(I received a free copy from the author in exchange for review consideration.)
Carrie works at a diner in South Philadelphia, dispensing advice to humans and angels wise enough to seek her counsel. But there are some problems that even the best advice can’t solve.
Her latest supplicant, Sebastian, is unique among those who have sought her aid. He sold his soul to a demon in exchange for his sister’s life, but his heart remains pure.
Carrie has lived for millennia with the knowledge that her immortality is due to the suffering of others, and she cannot bear to see another good man damned when it is within her power to prevent it.
In order to renegotiate his contract, Carrie must travel into the depths of hell and parley with the demons that control its pathways. As the cost of her journey rises, Carrie must determine how much she is willing to sacrifice to save one good soul.
Published in March 2013, Oracle of Philadelphia is a fresh and original tale. The book is narrated by Carrie, an immortal human who has the ability to read the minds of others. Over six thousand years ago her village elders made a deal with a demon to ensure her immortality and thereby gain fame for the village. But deals with demons are never straightforward, and Carrie was blamed for the ensuing bloodbath. With her soul barred from going to heaven because of the actions of the elders (very old-testament, blaming the victim) Carrie has endured,because she has no other choice. She is immortal like the angels and demons, but unlike them has free will. Her only real friend has been Bedlam, one of the fallen angels. Bedlam has been staying on earth, avoiding Hell and the Abyss since the Fall. His chaos-driven mind is white noise to Carrie, allowing her some peace among the buzzing thoughts of humans and angels.
One of the best aspects of this book is the incredibly fresh and humorous take on the Christian mythology of angels and demons. The angels and demons are as petty and full of personality quirks as any human, driven by their personalities and going about the business of their domain. It's basically a soap opera of divine dimensions, all witnessed by the low-key Carrie.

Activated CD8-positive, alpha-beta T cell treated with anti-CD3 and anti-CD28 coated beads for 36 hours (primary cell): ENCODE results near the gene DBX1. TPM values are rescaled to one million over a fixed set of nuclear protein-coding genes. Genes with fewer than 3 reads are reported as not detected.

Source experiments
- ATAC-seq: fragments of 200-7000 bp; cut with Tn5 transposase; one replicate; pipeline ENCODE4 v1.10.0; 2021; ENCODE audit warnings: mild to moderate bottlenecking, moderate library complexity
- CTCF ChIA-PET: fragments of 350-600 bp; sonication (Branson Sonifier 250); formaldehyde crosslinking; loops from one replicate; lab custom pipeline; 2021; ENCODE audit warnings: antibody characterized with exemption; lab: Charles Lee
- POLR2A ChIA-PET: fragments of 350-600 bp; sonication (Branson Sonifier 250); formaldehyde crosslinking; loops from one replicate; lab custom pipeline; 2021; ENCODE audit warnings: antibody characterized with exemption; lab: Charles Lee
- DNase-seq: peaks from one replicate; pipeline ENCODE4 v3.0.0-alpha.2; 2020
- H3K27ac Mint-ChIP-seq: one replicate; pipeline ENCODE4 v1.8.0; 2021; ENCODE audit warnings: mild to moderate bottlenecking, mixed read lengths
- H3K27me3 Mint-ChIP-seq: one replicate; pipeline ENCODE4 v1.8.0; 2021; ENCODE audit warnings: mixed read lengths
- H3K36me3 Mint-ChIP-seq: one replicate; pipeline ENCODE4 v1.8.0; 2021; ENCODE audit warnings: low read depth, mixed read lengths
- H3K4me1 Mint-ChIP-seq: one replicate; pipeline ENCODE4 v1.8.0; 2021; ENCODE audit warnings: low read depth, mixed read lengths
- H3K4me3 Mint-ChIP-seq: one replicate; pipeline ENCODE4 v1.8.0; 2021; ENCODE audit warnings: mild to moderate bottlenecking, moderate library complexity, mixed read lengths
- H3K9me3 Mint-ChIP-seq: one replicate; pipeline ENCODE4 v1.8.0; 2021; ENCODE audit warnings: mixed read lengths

Until one day a pure, good soul enters her diner, bearing the mark of the Archdemon Azrael. Sebastian has sold his soul to save his sister's life, and in all her millenia Carrie has never met another human with a soul as pure. Believing that he doesn't belong in Hell, Carrie decides her life on the celestial sidelines has gone on long enough, and she spirit-journeys to Hell to seek out Azrael and try to save Sebastian's soul. Over the course of five nights Carrie travels to Hell, visiting the domains of five archdemons, until she finds Azrael on the last night. Each trip causes Carrie to remember a piece of history as she recalls how and when she met the demon, creating an amazingly rich backdrop of Carrie's life. This part reminded me very much of Dante's Inferno. And while the narrative was fascinating, and the world-building is simply outstanding, it also highlighted what I didn't like about the book, which is the rather thin plot driving this otherwise compelling narrative. Trying to save Sebastian's soul is a worthy endeavor, and Carrie has finally had enough of being passive after thousands of years of observing and reporting. But Oracle of Philadelphia did not feel like a mission to save a soul (and in the process redeem her own soul), but rather like a travel narrative. A little more action to move the plot would have strengthened the story for me.
Other readers may not agree with me, and I strongly recommend this book based on the strong and unique world-building, the witty dialogue and humorous asides, and the distinct characters. As a character-driven story, this is truly something special.
Visit the author at http://www.elizabethrcorrigan.com/
Purchase Oracle of Philadelphia at Amazon.
Purchase Oracle of Philadelphia at Barnes & Noble.
Check out Oracle of Philadelphia on Goodreads.